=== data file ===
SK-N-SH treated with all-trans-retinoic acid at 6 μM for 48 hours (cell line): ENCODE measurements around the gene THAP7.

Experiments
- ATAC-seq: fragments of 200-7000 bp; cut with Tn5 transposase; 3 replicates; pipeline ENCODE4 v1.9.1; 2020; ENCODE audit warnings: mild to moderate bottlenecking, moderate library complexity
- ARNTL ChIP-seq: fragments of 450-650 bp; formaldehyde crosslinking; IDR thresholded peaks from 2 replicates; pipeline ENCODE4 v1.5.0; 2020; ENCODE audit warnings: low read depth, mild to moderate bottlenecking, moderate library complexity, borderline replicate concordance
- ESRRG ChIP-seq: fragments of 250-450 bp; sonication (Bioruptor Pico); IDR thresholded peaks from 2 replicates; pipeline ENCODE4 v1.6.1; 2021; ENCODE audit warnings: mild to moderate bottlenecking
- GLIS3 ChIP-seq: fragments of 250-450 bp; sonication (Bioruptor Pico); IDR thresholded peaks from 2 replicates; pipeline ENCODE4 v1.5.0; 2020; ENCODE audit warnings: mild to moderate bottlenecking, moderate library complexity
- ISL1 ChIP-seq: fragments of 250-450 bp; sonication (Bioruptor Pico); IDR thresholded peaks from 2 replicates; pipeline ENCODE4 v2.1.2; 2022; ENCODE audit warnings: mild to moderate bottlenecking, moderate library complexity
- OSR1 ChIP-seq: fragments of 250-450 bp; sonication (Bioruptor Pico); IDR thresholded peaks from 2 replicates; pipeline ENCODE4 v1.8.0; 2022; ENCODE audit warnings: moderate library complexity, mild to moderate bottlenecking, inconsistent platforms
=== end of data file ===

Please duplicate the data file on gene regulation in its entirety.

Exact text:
SK-N-SH treated with all-trans-retinoic acid at 6 μM for 48 hours (cell line): ENCODE measurements around the gene THAP7.

Experiments
- ATAC-seq: fragments of 200-7000 bp; cut with Tn5 transposase; 3 replicates; pipeline ENCODE4 v1.9.1; 2020; ENCODE audit warnings: mild to moderate bottlenecking, moderate library complexity
- ARNTL ChIP-seq: fragments of 450-650 bp; formaldehyde crosslinking; IDR thresholded peaks from 2 replicates; pipeline ENCODE4 v1.5.0; 2020; ENCODE audit warnings: low read depth, mild to moderate bottlenecking, moderate library complexity, borderline replicate concordance
- ESRRG ChIP-seq: fragments of 250-450 bp; sonication (Bioruptor Pico); IDR thresholded peaks from 2 replicates; pipeline ENCODE4 v1.6.1; 2021; ENCODE audit warnings: mild to moderate bottlenecking
- GLIS3 ChIP-seq: fragments of 250-450 bp; sonication (Bioruptor Pico); IDR thresholded peaks from 2 replicates; pipeline ENCODE4 v1.5.0; 2020; ENCODE audit warnings: mild to moderate bottlenecking, moderate library complexity
- ISL1 ChIP-seq: fragments of 250-450 bp; sonication (Bioruptor Pico); IDR thresholded peaks from 2 replicates; pipeline ENCODE4 v2.1.2; 2022; ENCODE audit warnings: mild to moderate bottlenecking, moderate library complexity
- OSR1 ChIP-seq: fragments of 250-450 bp; sonication (Bioruptor Pico); IDR thresholded peaks from 2 replicates; pipeline ENCODE4 v1.8.0; 2022; ENCODE audit warnings: moderate library complexity, mild to moderate bottlenecking, inconsistent platforms